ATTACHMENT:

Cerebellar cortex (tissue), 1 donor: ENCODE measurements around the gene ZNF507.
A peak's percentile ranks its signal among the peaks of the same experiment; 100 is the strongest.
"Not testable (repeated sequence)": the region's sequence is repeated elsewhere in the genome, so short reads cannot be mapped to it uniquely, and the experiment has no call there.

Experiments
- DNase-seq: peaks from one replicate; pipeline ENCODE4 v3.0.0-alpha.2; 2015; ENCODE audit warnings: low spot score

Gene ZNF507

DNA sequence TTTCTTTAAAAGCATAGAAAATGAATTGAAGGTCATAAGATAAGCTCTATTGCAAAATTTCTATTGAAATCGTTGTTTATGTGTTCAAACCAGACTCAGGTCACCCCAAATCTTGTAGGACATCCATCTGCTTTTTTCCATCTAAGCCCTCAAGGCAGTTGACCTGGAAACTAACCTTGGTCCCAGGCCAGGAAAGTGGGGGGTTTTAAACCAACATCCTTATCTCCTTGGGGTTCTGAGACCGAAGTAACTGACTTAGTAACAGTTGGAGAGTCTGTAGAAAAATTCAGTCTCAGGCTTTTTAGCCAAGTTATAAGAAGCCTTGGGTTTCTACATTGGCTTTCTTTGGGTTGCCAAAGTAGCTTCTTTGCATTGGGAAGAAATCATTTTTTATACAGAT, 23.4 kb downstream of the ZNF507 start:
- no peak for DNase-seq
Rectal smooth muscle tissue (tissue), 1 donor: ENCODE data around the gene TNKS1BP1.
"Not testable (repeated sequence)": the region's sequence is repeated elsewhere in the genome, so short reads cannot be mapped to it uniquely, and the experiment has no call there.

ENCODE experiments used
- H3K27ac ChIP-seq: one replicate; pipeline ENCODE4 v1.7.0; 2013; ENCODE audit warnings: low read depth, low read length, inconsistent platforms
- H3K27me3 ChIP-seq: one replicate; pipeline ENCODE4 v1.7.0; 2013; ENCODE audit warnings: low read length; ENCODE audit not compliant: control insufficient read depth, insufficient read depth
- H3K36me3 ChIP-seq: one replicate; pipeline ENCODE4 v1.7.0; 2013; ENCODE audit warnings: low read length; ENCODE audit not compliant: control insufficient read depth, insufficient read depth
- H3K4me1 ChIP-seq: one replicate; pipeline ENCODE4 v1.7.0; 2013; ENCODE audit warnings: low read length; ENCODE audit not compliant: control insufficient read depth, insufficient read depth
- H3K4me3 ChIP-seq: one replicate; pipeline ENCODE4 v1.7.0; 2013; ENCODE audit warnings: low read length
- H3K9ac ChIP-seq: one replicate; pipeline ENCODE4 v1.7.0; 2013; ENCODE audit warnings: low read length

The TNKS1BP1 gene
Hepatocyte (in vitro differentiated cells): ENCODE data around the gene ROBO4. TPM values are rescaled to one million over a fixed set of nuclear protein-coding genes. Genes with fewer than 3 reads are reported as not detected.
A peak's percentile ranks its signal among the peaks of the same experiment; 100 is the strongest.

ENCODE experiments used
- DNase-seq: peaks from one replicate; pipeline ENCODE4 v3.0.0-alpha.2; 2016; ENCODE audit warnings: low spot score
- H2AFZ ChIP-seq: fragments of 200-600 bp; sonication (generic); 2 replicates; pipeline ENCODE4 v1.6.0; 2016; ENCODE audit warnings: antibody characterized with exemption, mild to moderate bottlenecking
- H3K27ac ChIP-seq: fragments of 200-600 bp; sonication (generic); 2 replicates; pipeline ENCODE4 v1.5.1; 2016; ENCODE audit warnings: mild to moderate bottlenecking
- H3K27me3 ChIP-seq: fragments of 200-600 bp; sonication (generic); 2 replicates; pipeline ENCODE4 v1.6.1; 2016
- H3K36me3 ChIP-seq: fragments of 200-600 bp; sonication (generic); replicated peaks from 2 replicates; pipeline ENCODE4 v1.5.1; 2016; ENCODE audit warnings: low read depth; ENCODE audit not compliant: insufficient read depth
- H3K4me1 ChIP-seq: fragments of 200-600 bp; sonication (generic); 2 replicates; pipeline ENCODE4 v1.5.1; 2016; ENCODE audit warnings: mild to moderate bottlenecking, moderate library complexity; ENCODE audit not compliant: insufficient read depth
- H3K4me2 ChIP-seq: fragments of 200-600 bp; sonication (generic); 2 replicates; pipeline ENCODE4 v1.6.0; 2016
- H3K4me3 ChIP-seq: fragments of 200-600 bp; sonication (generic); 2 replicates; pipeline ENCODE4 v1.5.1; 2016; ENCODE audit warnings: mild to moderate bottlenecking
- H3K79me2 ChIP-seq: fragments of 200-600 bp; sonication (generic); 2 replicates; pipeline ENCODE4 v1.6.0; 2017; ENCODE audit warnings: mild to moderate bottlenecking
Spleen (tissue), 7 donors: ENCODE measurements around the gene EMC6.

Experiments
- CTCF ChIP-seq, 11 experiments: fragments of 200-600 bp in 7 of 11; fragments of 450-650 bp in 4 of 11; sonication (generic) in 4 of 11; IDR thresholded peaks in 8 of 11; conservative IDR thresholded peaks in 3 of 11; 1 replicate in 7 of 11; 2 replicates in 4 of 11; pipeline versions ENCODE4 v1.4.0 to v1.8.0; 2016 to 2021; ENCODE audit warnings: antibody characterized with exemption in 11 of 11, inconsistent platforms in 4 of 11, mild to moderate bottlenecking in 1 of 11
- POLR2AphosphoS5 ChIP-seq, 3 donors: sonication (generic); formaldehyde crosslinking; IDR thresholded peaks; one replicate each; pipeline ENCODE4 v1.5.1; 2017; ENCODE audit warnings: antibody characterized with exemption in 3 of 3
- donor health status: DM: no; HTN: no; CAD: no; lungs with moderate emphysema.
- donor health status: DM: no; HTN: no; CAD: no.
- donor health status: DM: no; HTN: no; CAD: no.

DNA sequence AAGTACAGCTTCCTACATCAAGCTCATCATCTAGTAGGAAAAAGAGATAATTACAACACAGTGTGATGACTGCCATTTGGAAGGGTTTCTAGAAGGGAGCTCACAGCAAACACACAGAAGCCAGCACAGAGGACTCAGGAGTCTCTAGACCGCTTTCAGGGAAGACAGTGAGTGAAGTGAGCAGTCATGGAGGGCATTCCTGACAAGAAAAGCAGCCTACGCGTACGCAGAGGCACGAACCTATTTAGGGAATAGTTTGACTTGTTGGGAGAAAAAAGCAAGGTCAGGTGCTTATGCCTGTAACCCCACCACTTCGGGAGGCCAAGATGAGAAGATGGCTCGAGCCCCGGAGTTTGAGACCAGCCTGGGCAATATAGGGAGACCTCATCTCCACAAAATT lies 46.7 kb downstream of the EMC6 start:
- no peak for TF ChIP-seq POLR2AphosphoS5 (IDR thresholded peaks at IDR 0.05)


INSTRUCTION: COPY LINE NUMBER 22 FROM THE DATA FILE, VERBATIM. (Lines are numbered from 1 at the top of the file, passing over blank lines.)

- DNase-seq: peaks from one replicate; pipeline ENCODE4 v3.0.0-alpha.2; 2016; ENCODE audit warnings: low spot score